There was a time when I used to joke that you could pick up Dazed and not know anyone in it, then three months later if you went back to that same issue you'd know everyone in it - because Dazed was a who's-going-to-be-who list of everything cool. But then the magazine seemed to hit a hard rock, the internet was deciding who was and who wasn't and magazines had to play catch up. I felt like Dazed was going three ways - A) More mainstream, putting obvious stars on its cover, B) more obscure, writing about things that nobody could possibly have heard of, and C) upping the high fashion. The brands were getting bigger and bigger while my personal finances were non-existent. And was I imagining it or had gay content been all but entirely axed?

So I stopped buying Dazed in 2008, partly because I needed desperately to hold onto money too if I was to make a secure move down to London. And when you're saving money glossy magazines are first out of that Tesco Expressco shopping basket.

By the time my financial situation picked up I had moved onto bonafide gay magazines and fully immersed myself into gay culture. I was a much more binary person. I wanted my porn to be porn and my shopping to be shopping. I'd found fulltime employment in digital media and publicity so when I came home I wanted a departure from it - chiefly wine, hot baths and men who talked about coastal erosion.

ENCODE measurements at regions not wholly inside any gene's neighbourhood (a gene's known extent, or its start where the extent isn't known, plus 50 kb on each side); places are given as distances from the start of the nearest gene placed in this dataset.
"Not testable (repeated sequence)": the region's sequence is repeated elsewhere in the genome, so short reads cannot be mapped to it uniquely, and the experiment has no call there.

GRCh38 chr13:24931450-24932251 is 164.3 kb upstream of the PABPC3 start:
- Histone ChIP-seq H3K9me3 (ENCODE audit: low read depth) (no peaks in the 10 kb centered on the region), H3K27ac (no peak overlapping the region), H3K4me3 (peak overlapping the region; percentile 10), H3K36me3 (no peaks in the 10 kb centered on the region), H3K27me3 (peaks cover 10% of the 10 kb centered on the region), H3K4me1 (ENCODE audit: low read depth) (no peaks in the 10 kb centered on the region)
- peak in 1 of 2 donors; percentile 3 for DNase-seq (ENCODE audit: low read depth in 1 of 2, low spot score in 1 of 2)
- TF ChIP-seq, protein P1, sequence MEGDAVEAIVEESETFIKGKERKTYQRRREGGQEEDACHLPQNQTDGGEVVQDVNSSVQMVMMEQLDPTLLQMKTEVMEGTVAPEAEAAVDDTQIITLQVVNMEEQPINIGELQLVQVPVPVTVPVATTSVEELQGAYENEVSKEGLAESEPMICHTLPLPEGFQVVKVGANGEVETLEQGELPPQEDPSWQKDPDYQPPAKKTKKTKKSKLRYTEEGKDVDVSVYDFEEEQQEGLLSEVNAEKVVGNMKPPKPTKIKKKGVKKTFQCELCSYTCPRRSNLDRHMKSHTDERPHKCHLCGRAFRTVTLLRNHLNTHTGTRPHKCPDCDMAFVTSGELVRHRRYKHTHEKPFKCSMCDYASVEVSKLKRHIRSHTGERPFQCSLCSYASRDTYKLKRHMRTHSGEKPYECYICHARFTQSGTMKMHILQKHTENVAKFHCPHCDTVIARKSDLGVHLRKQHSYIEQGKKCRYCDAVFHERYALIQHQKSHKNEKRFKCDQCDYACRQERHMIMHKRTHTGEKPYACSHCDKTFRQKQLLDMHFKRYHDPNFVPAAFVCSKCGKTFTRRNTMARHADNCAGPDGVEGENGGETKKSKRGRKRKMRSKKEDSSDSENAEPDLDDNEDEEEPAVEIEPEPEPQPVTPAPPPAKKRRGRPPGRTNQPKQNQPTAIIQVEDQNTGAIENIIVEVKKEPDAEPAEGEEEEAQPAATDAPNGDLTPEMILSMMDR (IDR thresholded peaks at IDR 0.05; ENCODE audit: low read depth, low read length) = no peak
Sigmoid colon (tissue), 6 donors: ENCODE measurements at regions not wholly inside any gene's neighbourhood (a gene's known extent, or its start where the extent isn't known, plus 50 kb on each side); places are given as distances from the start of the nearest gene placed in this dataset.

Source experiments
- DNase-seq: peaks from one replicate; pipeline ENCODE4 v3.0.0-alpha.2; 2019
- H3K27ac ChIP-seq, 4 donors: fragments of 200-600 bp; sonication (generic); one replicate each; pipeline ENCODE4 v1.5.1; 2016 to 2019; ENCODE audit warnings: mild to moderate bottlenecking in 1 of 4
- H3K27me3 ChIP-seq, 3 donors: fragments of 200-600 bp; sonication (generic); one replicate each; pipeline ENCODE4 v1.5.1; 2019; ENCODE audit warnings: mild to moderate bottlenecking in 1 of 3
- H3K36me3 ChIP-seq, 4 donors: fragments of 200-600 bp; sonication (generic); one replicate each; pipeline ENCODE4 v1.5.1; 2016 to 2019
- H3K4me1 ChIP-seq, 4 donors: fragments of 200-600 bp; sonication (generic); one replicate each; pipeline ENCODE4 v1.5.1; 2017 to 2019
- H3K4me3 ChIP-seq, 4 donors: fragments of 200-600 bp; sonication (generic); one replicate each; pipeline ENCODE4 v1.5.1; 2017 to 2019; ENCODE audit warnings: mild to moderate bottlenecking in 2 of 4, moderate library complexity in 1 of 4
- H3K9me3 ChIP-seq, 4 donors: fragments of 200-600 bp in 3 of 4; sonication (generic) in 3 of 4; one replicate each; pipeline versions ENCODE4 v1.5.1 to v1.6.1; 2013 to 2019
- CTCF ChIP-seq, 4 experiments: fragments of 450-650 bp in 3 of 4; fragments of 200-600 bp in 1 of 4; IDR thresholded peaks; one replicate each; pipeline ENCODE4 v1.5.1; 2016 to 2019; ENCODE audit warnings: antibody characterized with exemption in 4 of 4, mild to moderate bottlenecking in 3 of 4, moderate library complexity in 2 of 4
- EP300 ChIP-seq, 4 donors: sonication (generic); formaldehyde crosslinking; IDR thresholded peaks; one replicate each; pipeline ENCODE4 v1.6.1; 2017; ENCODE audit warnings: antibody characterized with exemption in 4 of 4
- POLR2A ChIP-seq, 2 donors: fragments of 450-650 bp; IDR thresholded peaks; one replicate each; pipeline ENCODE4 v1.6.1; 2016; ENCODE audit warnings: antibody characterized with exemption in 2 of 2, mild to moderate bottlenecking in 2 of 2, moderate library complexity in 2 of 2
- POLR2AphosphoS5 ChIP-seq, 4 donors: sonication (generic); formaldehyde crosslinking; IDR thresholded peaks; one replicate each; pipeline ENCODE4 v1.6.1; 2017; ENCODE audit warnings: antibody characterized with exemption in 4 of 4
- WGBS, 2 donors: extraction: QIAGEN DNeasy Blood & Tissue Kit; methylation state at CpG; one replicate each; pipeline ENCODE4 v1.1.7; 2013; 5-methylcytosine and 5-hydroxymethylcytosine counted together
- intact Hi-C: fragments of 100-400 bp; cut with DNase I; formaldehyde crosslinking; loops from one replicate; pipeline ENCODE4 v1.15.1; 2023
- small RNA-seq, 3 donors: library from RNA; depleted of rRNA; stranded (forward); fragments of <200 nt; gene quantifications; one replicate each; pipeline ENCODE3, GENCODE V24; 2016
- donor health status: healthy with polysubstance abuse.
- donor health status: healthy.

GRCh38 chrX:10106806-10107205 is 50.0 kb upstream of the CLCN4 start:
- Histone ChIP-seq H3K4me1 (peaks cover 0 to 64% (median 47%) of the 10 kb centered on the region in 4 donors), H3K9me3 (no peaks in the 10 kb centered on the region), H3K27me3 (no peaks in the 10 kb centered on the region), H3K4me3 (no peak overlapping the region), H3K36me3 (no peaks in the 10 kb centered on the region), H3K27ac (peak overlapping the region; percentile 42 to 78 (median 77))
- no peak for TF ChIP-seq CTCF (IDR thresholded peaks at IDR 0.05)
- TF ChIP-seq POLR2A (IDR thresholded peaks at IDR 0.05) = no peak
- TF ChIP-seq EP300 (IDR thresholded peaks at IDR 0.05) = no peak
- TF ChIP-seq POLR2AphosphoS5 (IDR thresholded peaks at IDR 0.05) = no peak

But then comes the full circle. I think I'm ready to read Dazed again. It's still monthly while its strongest rivals have turned bi-monthly or slipped off the mag rack completely, it has a stronger emphasis on digital and has evolved in other ways since I first picked it up eight years ago.

Now that a gay media personality has joined the Dazed team permanently and Owen is running the music side, perhaps this is a good time for someone like me - a thoroughbred block-colour homosexual, to give the mag a second blast.

Roll on the Galliano Jedward shoot.

- - - - - - - - - -

My other tribulation with Dazed:

In 2008, I wrote an angry letter to Tim Noakes at Dazed after seeing his underwhelmed review of Kelis' Greatest Hits collection.

I was a student at Leeds at the time and spent most of the day spinning in a wheelie chair in the student newspaper office, trying to source free pizza in exchange for quarter-page advertising and trying to strike a balance between filling my section with the best writers (these two fantastically intelligent girls) while giving away my +1s to hot eager fresher boys. It was a moral dilemma and one that taught me a valuable lesson - there will always be more boys, whereas good copy and writers who respect deadlines must be clung to like parachute instructors.